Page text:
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Scalapino, Leslie—The Division Between Fact and Experience
Scalapino, Leslie. "Note on The Animal is in the World like Water in Water: The Division Between Fact and Experience." War and Peace Volume 4 "Vision and Text" edited by Judith Goldman and Leslie Scalapino (O Books, 2009).

The Animal is in the World like Water in Water
is a collaboration of drawings by Kiki Smith and poetry by Leslie Scalapino (myself), published by Granary Books in 2010. Kiki Smith sent me color Xeroxes of a completed sequence, forty-three drawings, which she’d titled, "Women Being Eaten by Animals." I wrote the poem using the sense of an unalterable past occurrence: One female, apparently the same girl, is repeatedly, in very similar images as variations, bitten and clawed by a leopard-like, lion-like animal. Both person and animal have abstracted features, giving the impression of innocence or opaqueness. As in a dream of similar actions or a dream of a single, timeless action, the girl flecked with blood while being unaltered by the animal’s touch, there is no representation of motion except stillness of the figures floating in space of page. Neither the girl nor the animal articulate expression, as if phenomena of feeling(s) do not exist.

Each of my poems (in my sequence) corresponds to a particular image of Kiki's sequence, my intention being that the two sequences (vision and text) would co-exist at once yet separate, having a double title: "The Animal is in the World like Water in Water/Women Being Eaten by Animals." The two realities, or two views of the fact of the actual occurrence, are side by side. My title is a phrase from George Bataille's The Theory of Religion, a phrase he repeats as a poetic rift throughout his essay. My intention to use Kiki's title as a double (her title was later dropped from the Granary book) was intentionally redundant: the visual will dominate the viewer/reader’s perception. The fact of women being eaten by animals, or of one woman being eaten by one animal that sometimes changes appearance (again, as in a dream), will seem to the viewer to be the primary, if not the only, real experience or true interpretation of the experience. Thus the double title would highlight the division between fact and experience. Absent, the double title is still implied (maybe more compellingly?).

The poem's present-time (sometimes a single word is a line, or part of a phrase is a line that as such alters the action of that phrase as it unfolds on other lines/presents-of-time), is to render the sense that ‘the word’ abuts sensory space that is of (in) the world. That is, ‘the word,’ as spatial, also makes a sense of sensory space, in relation to and different from the space of the visual world. ‘The word’ in its outside/space refers to and makes a sense of the undoing of social tyranny as undoing of any hierarchy in individuals’ feelings and perception as well as in people’s values (public indistinguishable from private). Without hierarchy, past-reality-future is apparently free paradise of childhood and of birds. 'This outside space of the word/or that is the word' abuts the other visible space of "Women being eaten by animals" (that original title of the visual images denied, however, by the fact that the female figure appears to be almost a child). The visual scene itself is denied by 'not experiencing.' The viewer (while reading beside seeing the images, but also if only seeing the visual images?) has the experience of body and mind being separated as if that is caused by the outside world. This experience of the viewer arises from their sense, in seeing, that one is separated from the scene of the girl and the animal alone together as if making love (and a sense of separation arises from the girl and animal not mimicking expressions of experiencing sensations). The disconnect/that’s itself the dialogue between 'not being experienced (by the senses)'— and separation or union of mind/eye and body/sight—has to be first enacted by Smith’s visual images, in order for the language to broach this (subject) matter at all. Is dialogue possible without language?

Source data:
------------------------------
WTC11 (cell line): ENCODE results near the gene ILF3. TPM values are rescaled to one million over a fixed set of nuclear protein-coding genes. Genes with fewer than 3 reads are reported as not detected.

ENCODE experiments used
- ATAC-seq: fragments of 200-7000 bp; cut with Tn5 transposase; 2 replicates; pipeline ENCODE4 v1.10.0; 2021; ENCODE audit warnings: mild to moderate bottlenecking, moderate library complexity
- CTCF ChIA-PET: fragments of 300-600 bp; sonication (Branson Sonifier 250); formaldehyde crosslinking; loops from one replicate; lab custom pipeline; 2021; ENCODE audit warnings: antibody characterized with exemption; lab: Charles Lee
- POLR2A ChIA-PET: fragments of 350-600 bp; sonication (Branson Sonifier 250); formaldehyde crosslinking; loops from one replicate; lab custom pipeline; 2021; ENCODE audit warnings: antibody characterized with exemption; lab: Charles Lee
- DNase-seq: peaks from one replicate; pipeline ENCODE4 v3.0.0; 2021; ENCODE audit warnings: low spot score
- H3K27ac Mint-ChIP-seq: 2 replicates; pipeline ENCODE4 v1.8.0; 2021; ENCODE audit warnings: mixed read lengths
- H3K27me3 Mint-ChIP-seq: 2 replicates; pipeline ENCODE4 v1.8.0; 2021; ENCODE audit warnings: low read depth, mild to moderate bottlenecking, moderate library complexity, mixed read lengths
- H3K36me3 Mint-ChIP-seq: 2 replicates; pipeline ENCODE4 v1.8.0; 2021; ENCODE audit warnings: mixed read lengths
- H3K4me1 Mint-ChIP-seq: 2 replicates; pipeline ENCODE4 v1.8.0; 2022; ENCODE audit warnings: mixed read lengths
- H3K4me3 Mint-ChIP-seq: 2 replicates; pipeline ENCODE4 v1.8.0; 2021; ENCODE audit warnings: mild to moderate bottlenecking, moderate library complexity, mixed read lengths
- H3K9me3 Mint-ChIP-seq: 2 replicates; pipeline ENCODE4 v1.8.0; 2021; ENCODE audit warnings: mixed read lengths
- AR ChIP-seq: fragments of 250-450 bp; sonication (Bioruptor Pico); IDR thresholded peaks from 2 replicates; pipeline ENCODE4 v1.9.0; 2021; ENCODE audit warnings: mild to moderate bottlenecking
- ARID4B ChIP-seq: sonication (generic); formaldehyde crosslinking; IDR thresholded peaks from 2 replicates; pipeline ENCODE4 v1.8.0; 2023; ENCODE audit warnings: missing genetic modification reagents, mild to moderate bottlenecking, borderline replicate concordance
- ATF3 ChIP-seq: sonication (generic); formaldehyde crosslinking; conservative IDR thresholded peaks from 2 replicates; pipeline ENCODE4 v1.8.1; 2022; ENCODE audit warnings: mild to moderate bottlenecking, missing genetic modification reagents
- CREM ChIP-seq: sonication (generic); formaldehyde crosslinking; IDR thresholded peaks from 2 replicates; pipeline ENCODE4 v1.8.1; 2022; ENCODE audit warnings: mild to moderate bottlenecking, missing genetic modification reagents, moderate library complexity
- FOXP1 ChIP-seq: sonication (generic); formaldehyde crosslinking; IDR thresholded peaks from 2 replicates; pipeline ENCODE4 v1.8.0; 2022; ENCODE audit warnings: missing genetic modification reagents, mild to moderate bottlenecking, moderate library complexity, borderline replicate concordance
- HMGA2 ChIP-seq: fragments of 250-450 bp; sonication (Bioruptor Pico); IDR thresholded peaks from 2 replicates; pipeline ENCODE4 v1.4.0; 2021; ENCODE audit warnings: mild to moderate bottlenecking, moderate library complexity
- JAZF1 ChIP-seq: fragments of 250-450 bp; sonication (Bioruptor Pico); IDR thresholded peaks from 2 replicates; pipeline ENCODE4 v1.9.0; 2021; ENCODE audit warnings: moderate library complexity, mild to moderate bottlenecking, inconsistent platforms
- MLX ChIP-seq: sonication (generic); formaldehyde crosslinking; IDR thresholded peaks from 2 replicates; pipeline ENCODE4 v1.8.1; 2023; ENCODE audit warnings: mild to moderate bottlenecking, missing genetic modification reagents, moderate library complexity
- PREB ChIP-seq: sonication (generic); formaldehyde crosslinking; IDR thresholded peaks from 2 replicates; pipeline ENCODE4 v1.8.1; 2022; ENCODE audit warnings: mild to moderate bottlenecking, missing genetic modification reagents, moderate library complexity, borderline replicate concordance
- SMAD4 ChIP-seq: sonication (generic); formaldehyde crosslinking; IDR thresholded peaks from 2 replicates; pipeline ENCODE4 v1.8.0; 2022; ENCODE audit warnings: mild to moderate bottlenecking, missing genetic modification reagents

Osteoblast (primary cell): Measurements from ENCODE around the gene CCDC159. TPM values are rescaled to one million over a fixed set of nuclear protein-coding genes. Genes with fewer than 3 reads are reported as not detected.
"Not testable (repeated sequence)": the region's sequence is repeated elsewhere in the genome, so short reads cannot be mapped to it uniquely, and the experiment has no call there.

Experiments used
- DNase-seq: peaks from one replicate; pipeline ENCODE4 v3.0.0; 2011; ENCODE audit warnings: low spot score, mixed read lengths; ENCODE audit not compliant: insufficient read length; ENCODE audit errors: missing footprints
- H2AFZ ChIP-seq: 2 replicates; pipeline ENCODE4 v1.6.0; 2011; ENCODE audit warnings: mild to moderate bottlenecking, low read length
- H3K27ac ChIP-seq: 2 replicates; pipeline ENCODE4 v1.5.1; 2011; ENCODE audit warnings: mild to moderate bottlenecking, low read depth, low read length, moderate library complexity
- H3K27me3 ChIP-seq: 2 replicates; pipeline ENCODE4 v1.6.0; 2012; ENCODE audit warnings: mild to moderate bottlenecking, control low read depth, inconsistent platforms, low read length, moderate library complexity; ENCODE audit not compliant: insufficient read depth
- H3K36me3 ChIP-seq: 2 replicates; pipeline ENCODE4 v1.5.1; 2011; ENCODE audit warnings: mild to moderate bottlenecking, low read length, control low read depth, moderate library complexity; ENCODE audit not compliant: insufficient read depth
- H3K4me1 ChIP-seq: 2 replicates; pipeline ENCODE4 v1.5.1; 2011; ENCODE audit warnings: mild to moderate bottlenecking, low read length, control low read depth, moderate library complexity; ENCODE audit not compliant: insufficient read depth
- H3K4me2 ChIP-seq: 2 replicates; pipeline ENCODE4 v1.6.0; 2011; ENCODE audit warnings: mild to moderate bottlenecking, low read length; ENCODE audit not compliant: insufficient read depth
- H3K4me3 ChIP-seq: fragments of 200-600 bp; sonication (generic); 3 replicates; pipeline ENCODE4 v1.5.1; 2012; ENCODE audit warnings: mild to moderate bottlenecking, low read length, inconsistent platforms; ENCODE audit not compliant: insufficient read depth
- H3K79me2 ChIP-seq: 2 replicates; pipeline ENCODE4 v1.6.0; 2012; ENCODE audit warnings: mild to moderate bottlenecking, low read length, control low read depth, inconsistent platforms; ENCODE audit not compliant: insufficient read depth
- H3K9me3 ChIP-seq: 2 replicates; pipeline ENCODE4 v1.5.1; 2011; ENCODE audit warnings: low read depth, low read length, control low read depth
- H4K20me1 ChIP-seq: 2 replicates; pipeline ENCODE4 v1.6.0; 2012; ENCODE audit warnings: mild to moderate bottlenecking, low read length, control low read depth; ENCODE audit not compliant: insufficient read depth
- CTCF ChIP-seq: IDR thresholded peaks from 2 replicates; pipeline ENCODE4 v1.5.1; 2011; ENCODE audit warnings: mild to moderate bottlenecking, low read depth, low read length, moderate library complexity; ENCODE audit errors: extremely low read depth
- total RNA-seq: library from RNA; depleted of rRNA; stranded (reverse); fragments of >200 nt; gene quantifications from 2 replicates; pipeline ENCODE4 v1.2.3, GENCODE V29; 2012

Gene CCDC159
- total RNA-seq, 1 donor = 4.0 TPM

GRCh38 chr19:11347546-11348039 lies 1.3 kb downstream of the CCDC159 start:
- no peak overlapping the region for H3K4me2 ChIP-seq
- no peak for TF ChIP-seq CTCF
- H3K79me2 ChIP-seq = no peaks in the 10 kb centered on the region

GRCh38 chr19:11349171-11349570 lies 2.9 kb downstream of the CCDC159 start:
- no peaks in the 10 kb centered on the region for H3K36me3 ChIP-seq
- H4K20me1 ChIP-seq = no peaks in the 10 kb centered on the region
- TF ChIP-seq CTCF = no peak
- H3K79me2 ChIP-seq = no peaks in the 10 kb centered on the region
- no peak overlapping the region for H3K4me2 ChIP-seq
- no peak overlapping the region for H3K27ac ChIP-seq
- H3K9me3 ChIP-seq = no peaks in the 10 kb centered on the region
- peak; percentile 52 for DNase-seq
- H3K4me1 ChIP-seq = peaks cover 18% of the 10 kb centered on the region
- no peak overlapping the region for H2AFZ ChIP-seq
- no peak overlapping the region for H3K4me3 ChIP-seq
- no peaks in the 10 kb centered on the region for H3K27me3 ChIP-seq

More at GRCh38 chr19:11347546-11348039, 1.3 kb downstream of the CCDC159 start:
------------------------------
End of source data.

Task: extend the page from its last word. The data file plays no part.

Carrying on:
My poem sequence is to reinstate (restate) experiencing in space, the mind/eye making estimations/approximations as concepts that are the same as their being in space: The language makes minute distinctions of its theme and treats these as spatial. For example, the poem-segments posit: society not based on emulation, no individual regarded as higher than another; and posit the individual perceiving in such a way—not having such feelings or behavior of emulation or sense of immanence—though (the segments posit) the individual is aware that others do, different from an animal’s view. These concepts in the world, however, are not submitted to space. (In the world, concepts of feelings—such as peoples in societies feeling social values, having internalized these—are not submitted to this sense of space, of no-hierarchy.) Here they are submitted to space (of no-hierarchy) to be translated to (a sense of) free space/shape /place. The format of the Granary book is accordion-like, continuous pages, that could be a horizontal scroll in that figures on a page are complete yet an extension of a limb or body on one page may appear to overlap on the next page, giving the impression that we are seeing alteration occurring in a repeated scene (or: origination in one similar). This horizontal non/narrative, as apparent overlap of images in continuous connection/action of the same or similar figures, read horizontally, is: not having hierarchy that would value one individual image above another; nor is there hierarchy of narrative as transpiring event. The language (of poem-segments) approximates a state impossible anywhere except by being in one (can’t be approximated except experienced by a person).





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